“The best bargain is an expensive CEO . . .. You cannot overpay a good CEO and you can’t underpay a bad one. The bargain CEO is one who is unbelievably well compensated because he’s creating wealth for the shareholders. If his compensation is not tied to the shareholders’ returns, everyone’s playing a fool’s game.” ~Al Dunlap
Executive pay is financial compensation received by an officer of a firm, often as a mixture of salary, bonuses, shares of and/or call options on the company stock, etc. Over the past three decades, executive pay has risen dramatically beyond the rising levels of an average worker’s wage. Executive pay is an important part of corporate governance, and is often determined by a company’s board of directors.
In a modern US corporation, the CEO and other top executives are paid salary plus short-term incentives or bonuses. This combination is referred to as Total Cash Compensation (TCC). Short-term incentives usually are formula-driven and have some performance criteria attached depending on the role of the executive.
For example, the Sales Director’s performance related bonus may be based on incremental sales growth; a CEO’s could be based on incremental profitability and revenue growth. Bonuses are after-the-fact (not formula driven) and often discretionary.
In a study of 20,000 U.S.companies from 1965 to date by Deloitte’s ‘Center for the Edge’ shows a disastrous decline in performance overall in this period:
- The rate of return on assets of firms has fallen by 75%.
- The life expectancy of firm has fallen from around 70 years to less than 15 years, and is heading towards 5 years, unless something changes.
While corporate performance has been on this sharp decline, executive compensation has been increasing astronomically. Whereas in 1965, executive compensation was 24 times what the typical worker made, studies show that today executive compensation is a staggering 275 times what the typical worker makes.
In a more detailed study of the growth of U.S. executive pay during the period 1993-2003 by Lucian Bebchuk and Yaniv Grinstein, pay grew much beyond the increase that could be explained by changes in firm size, performance and industry classification. Had the relationship of compensation to size, performance and industry classification remained the same in 2003 as it was in 1993, mean compensation in 2003 would have been only about half of its actual size. In other words, executives were receiving increases in compensation that were twice what would have been justified by performance.
Meanwhile, during the period, compensation for workers has remained basically unchanged. Studies show that real average hourly earnings (excluding fringe benefits) now stand roughly at 1974 levels. Since the cost of health and education has been increasing rapidly, the actual standard of living of most people has been on the decline… Many newspaper stories show people expressing concern that CEOs are paid too much for the services they provide.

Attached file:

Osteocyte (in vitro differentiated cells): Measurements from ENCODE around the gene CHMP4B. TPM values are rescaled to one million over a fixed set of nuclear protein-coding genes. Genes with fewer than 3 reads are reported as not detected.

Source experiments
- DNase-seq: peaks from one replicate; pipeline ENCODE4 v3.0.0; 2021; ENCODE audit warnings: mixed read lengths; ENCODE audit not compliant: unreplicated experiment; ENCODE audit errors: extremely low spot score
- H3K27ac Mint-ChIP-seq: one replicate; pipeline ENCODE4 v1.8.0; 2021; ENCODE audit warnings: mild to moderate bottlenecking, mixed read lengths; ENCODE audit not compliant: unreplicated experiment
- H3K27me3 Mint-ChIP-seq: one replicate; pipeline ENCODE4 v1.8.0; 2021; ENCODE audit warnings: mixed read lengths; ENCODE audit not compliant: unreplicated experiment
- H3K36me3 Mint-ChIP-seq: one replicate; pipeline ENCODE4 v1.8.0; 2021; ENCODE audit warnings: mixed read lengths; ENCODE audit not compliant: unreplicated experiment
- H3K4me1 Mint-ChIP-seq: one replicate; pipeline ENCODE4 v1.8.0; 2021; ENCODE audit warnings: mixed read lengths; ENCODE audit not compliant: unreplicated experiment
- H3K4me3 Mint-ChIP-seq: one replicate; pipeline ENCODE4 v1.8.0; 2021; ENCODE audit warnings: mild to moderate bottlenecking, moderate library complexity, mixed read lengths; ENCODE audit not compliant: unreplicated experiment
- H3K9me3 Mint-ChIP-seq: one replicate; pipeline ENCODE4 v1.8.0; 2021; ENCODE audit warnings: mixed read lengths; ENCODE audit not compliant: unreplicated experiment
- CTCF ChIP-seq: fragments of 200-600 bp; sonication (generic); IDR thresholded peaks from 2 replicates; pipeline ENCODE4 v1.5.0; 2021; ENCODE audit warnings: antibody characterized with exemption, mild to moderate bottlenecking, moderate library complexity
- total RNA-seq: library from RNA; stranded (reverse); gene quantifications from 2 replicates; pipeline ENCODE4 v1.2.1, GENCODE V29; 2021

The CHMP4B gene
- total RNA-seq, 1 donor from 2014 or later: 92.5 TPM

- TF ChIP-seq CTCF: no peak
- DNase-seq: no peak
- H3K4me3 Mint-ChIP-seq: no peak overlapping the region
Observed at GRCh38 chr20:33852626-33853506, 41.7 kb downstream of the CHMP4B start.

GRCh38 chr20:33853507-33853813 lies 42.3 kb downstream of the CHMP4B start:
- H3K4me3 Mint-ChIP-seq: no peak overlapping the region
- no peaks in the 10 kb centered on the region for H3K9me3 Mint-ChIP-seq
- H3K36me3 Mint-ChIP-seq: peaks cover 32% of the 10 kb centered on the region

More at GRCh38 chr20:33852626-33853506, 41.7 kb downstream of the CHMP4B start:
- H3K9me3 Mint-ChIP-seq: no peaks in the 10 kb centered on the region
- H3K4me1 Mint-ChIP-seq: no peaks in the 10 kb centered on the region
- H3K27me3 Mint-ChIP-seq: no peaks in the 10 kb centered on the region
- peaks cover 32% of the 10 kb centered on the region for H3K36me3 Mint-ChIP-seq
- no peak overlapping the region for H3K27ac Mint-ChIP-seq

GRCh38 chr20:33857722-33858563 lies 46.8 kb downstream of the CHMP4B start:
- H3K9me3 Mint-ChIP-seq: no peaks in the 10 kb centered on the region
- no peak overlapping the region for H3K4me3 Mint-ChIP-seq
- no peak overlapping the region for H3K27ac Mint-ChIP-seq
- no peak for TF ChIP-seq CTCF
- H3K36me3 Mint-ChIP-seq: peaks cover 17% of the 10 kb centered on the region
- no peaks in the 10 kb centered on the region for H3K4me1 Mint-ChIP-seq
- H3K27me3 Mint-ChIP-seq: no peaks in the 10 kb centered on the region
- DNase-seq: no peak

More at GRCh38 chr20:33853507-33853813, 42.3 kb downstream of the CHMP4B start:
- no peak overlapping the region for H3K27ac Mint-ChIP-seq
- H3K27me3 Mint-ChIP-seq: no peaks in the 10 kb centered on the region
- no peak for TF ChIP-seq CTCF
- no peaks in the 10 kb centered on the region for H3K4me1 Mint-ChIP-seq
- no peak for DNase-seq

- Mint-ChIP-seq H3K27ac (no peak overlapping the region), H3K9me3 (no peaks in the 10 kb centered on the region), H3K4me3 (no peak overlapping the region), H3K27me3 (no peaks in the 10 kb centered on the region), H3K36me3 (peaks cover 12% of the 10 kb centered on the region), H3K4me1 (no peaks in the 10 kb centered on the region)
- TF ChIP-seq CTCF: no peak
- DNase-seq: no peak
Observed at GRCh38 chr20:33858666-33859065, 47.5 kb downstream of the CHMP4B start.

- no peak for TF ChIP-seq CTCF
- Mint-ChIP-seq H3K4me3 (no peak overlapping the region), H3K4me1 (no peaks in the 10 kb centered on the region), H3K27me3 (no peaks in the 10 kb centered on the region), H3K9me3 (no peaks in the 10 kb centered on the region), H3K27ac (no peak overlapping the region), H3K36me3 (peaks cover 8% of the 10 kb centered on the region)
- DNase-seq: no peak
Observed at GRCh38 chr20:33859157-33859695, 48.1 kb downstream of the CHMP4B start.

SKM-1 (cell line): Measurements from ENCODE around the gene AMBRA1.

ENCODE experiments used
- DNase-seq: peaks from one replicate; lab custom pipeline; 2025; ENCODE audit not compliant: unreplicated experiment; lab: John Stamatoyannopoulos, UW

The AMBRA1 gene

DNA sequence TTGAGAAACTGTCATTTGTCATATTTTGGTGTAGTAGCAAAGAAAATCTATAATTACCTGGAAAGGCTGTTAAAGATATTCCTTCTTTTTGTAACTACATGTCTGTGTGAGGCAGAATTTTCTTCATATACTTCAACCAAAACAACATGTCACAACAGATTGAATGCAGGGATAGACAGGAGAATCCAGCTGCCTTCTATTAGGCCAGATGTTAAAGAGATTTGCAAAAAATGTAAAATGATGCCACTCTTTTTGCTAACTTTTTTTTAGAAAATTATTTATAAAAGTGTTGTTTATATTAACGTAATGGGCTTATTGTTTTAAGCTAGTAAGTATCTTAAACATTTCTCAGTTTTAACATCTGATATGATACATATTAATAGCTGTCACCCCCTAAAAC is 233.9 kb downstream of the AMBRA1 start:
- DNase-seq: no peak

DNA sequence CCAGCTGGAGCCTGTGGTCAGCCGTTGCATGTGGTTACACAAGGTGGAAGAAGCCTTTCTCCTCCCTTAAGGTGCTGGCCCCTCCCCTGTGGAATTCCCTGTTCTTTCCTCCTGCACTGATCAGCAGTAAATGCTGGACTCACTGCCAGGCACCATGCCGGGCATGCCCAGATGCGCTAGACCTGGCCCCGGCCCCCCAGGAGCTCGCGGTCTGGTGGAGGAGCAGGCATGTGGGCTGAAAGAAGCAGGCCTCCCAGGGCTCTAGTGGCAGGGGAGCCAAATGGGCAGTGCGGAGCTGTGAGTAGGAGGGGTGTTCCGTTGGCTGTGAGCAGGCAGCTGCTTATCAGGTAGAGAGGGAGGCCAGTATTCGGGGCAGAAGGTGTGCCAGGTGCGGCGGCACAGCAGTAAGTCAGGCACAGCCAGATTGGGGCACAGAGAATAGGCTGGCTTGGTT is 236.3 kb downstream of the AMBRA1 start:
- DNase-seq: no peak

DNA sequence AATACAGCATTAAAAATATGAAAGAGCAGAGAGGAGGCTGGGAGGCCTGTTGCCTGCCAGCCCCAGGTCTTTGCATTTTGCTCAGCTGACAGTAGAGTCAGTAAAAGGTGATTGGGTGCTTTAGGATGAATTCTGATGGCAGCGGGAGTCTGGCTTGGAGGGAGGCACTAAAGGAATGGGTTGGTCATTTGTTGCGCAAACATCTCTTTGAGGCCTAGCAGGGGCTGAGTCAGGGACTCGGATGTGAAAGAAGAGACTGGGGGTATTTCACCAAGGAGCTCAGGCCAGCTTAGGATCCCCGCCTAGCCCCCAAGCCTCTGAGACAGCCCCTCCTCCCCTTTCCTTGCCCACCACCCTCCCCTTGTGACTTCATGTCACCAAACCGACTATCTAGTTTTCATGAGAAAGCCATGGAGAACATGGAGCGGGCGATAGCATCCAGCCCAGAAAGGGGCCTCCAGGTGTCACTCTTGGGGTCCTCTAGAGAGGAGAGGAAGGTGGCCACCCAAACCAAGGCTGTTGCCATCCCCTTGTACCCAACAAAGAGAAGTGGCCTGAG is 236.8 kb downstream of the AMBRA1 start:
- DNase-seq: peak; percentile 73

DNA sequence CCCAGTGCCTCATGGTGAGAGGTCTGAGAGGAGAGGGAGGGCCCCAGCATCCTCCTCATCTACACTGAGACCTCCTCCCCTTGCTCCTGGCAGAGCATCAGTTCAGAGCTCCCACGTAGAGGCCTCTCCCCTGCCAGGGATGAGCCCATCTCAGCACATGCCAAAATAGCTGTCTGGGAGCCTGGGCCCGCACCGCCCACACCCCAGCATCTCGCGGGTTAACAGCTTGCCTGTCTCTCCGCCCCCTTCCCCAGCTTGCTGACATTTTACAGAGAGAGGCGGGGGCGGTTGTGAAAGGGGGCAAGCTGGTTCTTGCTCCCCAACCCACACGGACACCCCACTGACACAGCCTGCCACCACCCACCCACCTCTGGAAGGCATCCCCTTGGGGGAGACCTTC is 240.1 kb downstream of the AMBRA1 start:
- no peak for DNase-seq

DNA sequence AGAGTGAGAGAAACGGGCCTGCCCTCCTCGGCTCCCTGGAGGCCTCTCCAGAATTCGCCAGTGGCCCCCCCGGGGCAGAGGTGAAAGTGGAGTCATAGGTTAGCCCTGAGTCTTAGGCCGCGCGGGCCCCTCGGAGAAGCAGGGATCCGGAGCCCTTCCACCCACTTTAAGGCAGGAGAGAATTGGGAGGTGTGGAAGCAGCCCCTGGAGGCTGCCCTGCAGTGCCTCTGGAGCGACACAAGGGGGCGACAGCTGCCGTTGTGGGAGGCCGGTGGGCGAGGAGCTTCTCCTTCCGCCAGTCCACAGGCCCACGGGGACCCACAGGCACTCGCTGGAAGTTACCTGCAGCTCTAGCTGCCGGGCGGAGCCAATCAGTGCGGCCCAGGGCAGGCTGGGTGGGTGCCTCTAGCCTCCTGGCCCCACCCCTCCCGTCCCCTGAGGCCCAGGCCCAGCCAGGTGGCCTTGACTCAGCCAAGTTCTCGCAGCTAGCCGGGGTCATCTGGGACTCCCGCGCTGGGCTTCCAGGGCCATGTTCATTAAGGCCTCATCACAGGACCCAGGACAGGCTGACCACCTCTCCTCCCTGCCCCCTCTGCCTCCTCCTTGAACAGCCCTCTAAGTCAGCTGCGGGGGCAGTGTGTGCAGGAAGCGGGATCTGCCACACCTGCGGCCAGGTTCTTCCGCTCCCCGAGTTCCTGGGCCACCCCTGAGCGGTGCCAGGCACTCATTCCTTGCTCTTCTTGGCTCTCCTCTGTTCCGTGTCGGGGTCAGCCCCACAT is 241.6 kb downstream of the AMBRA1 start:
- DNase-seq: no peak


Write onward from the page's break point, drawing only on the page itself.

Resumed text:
In “Searching for a Corporate Savior: Irrational Quest for Charismatic CEOs” by Rakesh Khurana documents the problem of excessive CEO compensation, showing that the return on investment from these pay packages is very poor compared to other outlays of corporate resources. Defenders of high executive pay say that the global war for talent and the rise of private equity firms can explain much of the increase in executive pay. But, how should we view the disparity between executive compensation which has been soaring and workers’ pay which has been flat for some 45 years?
Here are a couple of viewpoints: CEO of a green tech firm said: “I can get workers anywhere in the world. It is a problem for America, but it is not necessarily a problem for American business… American businesses will adapt.” Nor was the CFO of an internet company particularly sympathetic to the plight of the American middle class. “If you’re going to demand 10 times the paycheck, you need to deliver 10 times the value. It sounds harsh, but maybe people in the middle class need to decide to take a pay cut”…
In the article “What Fueled Public Outrage Wasn’t How Much Execs Got But How Little the Rest of Us Did” by Camelia Kuhnen writes: We’ve seen the call for reform before: Back in the ’90s, there was a similar sort of public outrage [and that led to] changes in the law. Cash pay had to be capped at $1 million [because] after that the tax implications for the company were more severe. Companies invented other ways to pay CEOs that weren’t subject to this cap. That’s when you saw stock options take off as a form of CEO pay. …
The public outrage recently has been about bonuses—the total value of pay that executives receive, especially the banking execs. So the issue is, if you regulate the way execs are paid, will they just come up with new ways to pay executives that aren’t in violation of regulation?